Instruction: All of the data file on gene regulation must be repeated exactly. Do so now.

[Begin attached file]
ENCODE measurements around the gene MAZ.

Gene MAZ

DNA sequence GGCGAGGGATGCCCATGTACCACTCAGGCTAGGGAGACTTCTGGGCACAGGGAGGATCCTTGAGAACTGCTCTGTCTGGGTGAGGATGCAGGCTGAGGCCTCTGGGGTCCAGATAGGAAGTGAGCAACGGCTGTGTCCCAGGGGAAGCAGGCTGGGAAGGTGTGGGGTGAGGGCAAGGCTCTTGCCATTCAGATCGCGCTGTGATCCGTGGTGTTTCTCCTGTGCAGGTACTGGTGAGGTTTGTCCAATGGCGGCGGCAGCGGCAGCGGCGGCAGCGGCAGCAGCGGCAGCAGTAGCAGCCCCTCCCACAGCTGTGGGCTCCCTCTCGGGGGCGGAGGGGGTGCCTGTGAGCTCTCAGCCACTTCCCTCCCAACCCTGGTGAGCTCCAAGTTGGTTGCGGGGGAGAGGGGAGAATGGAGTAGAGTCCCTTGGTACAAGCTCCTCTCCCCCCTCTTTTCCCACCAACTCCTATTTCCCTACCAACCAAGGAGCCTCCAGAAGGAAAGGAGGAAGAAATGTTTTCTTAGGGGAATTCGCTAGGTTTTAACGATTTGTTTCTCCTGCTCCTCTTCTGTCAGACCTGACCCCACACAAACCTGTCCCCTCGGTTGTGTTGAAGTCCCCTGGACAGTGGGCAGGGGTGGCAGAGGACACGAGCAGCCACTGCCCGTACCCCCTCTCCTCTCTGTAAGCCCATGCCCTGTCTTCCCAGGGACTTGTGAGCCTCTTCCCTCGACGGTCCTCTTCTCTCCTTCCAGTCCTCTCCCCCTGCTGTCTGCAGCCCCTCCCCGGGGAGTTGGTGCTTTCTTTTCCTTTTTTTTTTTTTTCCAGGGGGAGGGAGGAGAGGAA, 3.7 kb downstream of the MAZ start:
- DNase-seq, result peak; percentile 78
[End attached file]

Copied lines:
ENCODE measurements around the gene MAZ.

Gene MAZ

DNA sequence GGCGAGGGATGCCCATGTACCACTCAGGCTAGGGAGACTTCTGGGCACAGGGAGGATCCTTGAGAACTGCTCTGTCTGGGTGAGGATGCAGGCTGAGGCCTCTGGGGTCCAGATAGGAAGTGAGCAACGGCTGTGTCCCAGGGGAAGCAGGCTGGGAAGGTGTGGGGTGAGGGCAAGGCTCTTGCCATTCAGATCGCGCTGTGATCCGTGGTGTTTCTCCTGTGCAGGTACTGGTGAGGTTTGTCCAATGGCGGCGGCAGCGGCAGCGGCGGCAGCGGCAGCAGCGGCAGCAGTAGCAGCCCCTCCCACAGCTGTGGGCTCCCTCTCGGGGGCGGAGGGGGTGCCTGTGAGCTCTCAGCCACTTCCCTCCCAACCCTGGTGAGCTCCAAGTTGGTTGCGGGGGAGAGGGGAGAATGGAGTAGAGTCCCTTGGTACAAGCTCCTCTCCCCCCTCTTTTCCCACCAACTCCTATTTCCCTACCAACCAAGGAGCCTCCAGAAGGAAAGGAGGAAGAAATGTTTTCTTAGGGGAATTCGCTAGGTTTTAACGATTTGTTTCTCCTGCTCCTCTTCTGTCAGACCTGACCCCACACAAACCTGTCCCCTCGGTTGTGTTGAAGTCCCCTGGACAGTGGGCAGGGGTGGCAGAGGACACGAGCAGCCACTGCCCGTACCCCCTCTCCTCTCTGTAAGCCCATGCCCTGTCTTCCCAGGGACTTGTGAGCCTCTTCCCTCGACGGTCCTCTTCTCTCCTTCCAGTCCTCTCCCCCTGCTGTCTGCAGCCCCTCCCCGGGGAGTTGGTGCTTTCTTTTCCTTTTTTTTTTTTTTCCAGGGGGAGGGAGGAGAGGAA, 3.7 kb downstream of the MAZ start:
- DNase-seq, result peak; percentile 78